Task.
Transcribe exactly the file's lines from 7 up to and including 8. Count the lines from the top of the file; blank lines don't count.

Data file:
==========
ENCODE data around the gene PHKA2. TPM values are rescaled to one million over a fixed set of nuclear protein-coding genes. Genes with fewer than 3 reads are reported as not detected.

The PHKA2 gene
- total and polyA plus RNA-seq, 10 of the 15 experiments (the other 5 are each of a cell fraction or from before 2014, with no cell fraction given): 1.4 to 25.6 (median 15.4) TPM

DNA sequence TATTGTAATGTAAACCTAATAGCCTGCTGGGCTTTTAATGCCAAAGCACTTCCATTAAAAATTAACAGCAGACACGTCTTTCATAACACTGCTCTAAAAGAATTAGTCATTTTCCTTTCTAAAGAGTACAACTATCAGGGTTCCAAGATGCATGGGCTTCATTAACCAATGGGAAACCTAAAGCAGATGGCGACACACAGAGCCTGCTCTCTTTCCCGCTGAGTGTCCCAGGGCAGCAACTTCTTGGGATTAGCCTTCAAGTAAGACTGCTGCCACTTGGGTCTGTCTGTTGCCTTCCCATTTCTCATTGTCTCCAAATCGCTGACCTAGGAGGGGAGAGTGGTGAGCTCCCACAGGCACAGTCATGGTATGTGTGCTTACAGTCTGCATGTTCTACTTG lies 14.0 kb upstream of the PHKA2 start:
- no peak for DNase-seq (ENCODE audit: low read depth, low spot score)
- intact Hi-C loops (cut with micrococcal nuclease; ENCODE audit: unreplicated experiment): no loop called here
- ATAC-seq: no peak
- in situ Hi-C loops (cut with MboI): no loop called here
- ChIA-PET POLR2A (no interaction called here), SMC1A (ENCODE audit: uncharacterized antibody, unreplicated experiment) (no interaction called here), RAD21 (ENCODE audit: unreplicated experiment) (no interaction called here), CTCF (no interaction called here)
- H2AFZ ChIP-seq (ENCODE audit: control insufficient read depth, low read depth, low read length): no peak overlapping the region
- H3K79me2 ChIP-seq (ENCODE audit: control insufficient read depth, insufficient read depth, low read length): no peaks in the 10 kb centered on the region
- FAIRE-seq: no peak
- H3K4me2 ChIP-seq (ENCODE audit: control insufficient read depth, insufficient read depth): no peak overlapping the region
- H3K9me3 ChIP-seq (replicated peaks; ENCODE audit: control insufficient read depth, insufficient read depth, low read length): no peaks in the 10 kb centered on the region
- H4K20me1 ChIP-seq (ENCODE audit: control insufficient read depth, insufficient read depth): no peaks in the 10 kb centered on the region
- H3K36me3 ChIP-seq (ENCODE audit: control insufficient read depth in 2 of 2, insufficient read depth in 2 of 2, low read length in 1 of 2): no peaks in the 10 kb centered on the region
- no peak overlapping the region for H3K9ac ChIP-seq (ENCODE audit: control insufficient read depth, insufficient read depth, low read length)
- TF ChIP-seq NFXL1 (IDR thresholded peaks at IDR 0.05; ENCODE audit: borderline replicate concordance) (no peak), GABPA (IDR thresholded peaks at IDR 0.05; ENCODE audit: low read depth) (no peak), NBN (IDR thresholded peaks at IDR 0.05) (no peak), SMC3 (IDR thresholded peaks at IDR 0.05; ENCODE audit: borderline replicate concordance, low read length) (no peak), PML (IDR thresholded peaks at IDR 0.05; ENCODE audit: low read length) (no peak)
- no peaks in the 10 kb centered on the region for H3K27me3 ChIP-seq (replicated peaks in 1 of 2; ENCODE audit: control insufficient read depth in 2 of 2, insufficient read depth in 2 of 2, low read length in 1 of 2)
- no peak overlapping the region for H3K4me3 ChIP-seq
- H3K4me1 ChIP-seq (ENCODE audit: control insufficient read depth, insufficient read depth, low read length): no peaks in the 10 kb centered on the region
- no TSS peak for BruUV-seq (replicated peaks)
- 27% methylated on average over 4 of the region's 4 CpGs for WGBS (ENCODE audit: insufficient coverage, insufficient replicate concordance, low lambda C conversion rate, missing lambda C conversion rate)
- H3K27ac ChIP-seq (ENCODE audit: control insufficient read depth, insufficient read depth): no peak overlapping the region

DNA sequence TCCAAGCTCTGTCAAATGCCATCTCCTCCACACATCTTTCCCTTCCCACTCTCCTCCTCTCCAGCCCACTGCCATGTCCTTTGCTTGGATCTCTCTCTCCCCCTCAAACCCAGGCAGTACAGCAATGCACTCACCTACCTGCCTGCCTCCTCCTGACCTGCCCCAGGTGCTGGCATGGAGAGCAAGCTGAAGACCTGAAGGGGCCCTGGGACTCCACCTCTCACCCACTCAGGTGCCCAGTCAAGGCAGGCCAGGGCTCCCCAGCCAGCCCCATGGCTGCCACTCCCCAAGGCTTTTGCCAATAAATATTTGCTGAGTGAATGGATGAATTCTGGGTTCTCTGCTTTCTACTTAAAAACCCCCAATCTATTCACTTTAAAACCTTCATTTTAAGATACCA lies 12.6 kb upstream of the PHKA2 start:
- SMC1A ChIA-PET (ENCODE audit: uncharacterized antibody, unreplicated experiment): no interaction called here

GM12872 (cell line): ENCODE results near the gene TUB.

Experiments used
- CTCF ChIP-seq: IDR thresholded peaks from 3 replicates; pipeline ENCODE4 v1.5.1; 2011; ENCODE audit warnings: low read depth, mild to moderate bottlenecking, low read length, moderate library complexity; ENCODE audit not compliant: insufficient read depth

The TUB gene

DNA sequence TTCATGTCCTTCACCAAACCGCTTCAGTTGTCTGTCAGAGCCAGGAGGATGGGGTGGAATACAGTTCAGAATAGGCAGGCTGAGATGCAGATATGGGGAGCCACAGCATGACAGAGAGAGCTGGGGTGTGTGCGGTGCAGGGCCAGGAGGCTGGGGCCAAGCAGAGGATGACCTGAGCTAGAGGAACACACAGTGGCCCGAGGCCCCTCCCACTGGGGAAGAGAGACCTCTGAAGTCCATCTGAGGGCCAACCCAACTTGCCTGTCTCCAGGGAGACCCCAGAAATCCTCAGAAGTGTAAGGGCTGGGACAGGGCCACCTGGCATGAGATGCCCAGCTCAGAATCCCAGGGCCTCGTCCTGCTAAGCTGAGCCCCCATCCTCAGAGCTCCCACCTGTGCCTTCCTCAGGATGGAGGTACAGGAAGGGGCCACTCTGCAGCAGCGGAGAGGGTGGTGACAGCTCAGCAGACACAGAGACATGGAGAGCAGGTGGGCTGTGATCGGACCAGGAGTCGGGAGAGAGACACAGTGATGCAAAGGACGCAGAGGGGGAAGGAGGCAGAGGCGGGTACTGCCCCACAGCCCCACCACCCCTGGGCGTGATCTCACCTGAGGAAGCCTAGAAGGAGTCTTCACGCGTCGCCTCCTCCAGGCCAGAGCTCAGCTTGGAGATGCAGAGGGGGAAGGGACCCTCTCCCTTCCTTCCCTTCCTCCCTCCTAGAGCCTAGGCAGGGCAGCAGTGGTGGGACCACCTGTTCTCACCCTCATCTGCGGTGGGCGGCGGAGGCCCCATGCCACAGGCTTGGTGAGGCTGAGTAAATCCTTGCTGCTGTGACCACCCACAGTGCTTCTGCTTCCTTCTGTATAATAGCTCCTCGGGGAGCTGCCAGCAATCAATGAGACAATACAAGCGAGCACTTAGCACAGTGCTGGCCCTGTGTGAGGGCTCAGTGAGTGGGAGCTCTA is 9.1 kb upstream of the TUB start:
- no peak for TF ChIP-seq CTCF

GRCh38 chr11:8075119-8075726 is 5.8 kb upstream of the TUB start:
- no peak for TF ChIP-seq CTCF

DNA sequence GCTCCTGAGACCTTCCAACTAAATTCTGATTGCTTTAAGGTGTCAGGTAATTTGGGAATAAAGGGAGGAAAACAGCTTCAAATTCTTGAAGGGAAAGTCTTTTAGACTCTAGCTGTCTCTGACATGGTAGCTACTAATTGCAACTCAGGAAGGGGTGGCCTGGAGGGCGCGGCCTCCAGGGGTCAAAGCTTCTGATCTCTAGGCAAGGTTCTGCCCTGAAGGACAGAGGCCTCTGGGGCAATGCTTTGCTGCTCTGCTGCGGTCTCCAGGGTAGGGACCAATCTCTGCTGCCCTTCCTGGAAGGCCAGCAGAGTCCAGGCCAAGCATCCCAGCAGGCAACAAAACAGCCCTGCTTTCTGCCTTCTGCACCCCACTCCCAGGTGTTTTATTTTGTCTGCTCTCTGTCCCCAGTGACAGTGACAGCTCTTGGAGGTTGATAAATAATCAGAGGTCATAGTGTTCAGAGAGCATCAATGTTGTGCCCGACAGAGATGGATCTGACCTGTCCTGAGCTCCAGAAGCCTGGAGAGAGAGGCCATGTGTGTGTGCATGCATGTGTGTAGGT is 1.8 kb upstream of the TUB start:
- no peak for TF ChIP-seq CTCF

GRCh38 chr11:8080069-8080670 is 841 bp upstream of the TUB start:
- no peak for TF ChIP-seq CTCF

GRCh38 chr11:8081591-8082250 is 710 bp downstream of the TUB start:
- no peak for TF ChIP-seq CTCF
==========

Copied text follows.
- ATAC-seq: no peak
- in situ Hi-C loops (cut with MboI): no loop called here